Two vegetarian cookbooks from non-vegetarians: this is good, almost a guarantee that you won’t be confronting a ton of tasteless tofu and ropey chick pea recipes with headnotes that tell you how terrific such ingredients can be, a quality often left in doubt when recipe-meets-mouth.
Both books are from England from writers I admire. Simon Hopkinson wrote the engaging Roast Chicken And Other Stories which won my heart because it was mostly prose with no -- underline that no --unduplicatable food stylist-assisted photos. In this it was a throwback to marvelous books with an authorial feel like Elizabeth David’s or Richard Olney’s. The writing made me hungry. My bet is that books that are more literary, rather than visual, will not be replaced by internet recipe collections. When you can get good pictures, good recipes, and even videos from a trusted site (e.g. this one), the era of expensively photographed, gushingly essayistic cookbooks (my own included) may have reached their zenith with only one way to go. Books like Hopkinson’s, on the other hand, are personal statements and, as such, I think they have a future, even in the Digital Holocaust.
Yotam Ottolenghi -- how could such a Dr Seuss-like name not raise a smile? -- has built a string of Silver Palate-like businesses in London, along with Sami Tamimi. Ottolenghi, an Israeli Jew by birth, and Tamimi, a Palestinian Arab, share an affection for bold, bright Mediterranean flavors that comes through in Plenty, a volume of unusual recipes which, for the most part, work beautifully. This is less than surprising given that Ottolenghi has written a vegetarian column for the Guardian for the last decade: i.e. the recipes are drawn from a large reservoir and have gone out in the world to run the gauntlet of reader responses and, I am guessing, corrections, before finding their way between the covers of a book. Those covers tell you instantly that here is a book that is light in spirit. Padded yet not puffy, with playful colorful line drawings, it carries none of the gravitas of a bench-pressable Adria or Blumenthal tome.
I often say -- and still believe, though I was gently taken to task for it at last year’s Piglet party -- that if you add one recipe to your repertoire from any cookbook, then it is worth the price. By that measure, these are both worthwhile efforts. In The Vegetarian Option, Hopkinson’s Baked Stuffed Tomatoes-Paella Style delivers powerhouse flavor and, with its bracing, saffron-infused rice and peppery heat, it is a satisfying main course or even a light meal. The directions do not tell you to check that the rice has enough liquid to cook through, but instead asumes you know to add more a few times during cooking. Oh well. All recipes are roadmaps and need to adjust to the ingredients you have in your larder rather than the ones the author used.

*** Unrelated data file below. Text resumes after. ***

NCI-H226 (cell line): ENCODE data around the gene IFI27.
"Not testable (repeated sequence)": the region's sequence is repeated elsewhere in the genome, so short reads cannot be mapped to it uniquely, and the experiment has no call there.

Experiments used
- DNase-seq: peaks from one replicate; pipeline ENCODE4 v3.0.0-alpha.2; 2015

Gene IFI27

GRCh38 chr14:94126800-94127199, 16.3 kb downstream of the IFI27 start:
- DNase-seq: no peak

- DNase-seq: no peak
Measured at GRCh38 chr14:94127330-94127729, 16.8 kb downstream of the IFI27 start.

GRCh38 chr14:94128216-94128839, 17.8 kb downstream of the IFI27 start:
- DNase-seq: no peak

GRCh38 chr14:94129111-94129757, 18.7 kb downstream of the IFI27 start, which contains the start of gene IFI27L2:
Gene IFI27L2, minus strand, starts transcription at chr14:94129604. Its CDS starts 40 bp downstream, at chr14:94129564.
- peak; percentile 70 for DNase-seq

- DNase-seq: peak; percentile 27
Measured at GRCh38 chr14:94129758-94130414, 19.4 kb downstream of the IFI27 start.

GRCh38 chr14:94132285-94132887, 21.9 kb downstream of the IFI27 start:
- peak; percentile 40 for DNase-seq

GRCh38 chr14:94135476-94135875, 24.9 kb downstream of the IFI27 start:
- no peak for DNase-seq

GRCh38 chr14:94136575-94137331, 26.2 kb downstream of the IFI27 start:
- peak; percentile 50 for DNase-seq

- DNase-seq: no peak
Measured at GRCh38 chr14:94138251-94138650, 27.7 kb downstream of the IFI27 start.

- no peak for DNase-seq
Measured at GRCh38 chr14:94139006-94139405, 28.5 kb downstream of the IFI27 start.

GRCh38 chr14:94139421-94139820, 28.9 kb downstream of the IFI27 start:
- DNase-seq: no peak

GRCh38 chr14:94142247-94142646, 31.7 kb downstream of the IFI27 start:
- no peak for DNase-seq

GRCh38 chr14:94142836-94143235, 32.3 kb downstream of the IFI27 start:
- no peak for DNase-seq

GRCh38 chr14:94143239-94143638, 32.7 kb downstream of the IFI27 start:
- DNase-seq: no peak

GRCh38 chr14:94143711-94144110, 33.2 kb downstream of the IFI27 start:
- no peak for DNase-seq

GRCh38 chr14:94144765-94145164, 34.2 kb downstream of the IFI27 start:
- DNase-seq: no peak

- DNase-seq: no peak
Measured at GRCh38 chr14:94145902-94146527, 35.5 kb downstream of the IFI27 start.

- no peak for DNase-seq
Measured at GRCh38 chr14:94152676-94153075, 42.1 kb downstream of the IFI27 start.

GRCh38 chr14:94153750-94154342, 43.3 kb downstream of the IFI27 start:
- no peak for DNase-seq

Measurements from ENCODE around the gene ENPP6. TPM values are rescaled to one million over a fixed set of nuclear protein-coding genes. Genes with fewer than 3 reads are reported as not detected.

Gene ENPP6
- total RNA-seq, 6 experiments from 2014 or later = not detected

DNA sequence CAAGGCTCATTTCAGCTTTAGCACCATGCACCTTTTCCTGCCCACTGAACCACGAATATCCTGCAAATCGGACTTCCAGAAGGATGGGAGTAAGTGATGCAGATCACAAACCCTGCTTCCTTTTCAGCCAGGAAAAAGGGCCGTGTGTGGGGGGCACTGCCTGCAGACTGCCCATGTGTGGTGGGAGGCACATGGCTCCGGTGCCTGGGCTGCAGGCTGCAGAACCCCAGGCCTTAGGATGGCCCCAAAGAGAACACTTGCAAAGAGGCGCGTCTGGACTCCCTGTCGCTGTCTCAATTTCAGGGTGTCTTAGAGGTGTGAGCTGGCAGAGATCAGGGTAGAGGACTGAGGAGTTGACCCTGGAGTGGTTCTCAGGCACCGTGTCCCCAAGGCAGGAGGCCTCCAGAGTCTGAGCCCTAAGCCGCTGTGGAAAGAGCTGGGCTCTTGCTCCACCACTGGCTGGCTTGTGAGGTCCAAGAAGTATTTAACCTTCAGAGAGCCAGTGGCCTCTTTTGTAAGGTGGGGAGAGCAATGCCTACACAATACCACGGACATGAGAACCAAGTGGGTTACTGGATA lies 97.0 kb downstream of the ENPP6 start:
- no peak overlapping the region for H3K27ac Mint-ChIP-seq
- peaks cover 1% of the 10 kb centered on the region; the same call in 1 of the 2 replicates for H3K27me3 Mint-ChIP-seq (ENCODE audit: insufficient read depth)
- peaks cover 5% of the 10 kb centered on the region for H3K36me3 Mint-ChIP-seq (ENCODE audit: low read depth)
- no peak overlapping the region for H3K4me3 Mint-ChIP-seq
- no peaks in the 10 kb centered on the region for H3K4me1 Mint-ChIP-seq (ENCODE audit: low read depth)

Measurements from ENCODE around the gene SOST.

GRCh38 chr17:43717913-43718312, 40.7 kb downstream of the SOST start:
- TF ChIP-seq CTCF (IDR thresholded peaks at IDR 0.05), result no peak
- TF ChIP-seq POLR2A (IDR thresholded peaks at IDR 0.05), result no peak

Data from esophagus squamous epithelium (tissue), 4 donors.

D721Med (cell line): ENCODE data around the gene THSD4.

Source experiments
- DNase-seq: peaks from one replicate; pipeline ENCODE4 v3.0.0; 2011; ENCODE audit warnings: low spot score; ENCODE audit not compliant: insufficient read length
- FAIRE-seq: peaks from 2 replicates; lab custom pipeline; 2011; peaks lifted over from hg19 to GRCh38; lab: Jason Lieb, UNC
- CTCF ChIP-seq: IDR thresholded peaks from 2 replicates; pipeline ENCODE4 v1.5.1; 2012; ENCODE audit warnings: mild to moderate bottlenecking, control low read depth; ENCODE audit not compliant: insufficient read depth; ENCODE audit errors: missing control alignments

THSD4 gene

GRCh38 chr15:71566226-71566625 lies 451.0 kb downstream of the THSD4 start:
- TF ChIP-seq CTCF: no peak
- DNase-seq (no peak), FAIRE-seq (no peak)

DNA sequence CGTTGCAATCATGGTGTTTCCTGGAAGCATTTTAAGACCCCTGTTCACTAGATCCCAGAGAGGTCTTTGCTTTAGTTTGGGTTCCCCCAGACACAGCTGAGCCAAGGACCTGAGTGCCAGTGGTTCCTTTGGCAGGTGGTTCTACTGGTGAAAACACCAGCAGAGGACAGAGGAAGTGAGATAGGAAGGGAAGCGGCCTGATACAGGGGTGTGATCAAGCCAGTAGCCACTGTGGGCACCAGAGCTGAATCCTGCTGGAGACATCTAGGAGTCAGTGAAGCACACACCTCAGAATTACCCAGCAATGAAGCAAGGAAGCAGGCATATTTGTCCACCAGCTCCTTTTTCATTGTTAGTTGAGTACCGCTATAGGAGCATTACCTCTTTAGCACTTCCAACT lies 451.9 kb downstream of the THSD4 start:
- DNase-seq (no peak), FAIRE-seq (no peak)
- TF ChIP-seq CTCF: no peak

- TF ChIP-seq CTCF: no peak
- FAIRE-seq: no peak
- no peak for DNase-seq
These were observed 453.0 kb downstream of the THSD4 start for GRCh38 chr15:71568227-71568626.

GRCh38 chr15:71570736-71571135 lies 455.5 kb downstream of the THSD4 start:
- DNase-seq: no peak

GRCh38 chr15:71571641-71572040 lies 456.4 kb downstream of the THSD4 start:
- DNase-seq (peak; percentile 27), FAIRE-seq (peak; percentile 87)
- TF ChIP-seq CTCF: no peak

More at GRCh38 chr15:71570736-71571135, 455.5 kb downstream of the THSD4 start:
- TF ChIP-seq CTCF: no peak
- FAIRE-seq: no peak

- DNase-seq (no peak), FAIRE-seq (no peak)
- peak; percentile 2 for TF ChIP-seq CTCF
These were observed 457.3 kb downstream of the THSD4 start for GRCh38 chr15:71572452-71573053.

I loved that paella-ish tomato almost as much as the Sweet Corn Polenta in Ottolenghi. Take the term “polenta” under advisement. Actually it’s a puree of cooked, freshly picked sweet corn that is reduced to the thickness of regular polenta and enriched with feta cheese and butter. The sauce of eggplant, tomatoes and wine is heavenly and would work just as well with pasta. I made this dish three times for three different groups and the result was always a collective wow.
Ottolenghi’s take on socca is tremendously flavorful. While working my way through it I thought that roasted cherry tomatoes on top of wilted onions with thyme, finished with vinegar, was a good idea but nothing special. Then I tasted the combo. Supernal! As for the socca, I find making it in separate little crepes more work than it’s worth. I’ll stay with Mark Bittman’s bigger, easier socca. That said, the roast tomatoes, onions and thyme make this recipe a standout.
My wife, Melinda, and a friend were intrigued by Ottalenghi’s Crusted Pumpkin Wedges with Soured Cream. As a writer I don’t like neologisms such as soured cream. Is that the norm in Britain? To me, it’s what Lenny Bruce used to call "showy Yiddish British." Maybe they’ll change it to Sour Cream in the American edition. Then there’s the issue of Pumpkin. As a graduate of Princeton, I know how useless Orange and Black is as a design or clothing motif. It’s good one day a year. I feel pretty much the same way about pumpkins. But the recipe intrigued Melinda, and the farm stand had plenty of pumpkins so we tried. It was kind of a bust. The pumpkin needed more cooking -- lots more -- than called for and, in the end, it would have been too much work even if it had turned out better.
The cover of The Vegetarian Option features a Parsley, Radish, and Celery Salad with capers. Believing that you should be able to judge a cookbook, or at least form an opinion, by what’s on the cover, I made it. I have grown fond of such lettuce-less salads ever since Fergus Henderson’s Parsley Onion Caper thing with roast marrow bones, and more recently the Franks (of Frankies and Prime Meats) have rung great changes on the St. John classic. To that list you may add Hopkinson’s invention. “Simple, fragrant, sharp, and crisp,” he writes, with admirable economy.
Judging these books by the best recipes in them, I am left inclining toward one, but not by all that much. But then there are the rest of the recipes. Too much of Hopkinson’s book falls in the “why bother to tell this tale yet again?” category. Macaroni and Cheese With Tomatoes? Didn’t we already know about that? Or Spaghetti with Aglio and Pepperoncino? Or Caesar Salad?
The winner, Plenty.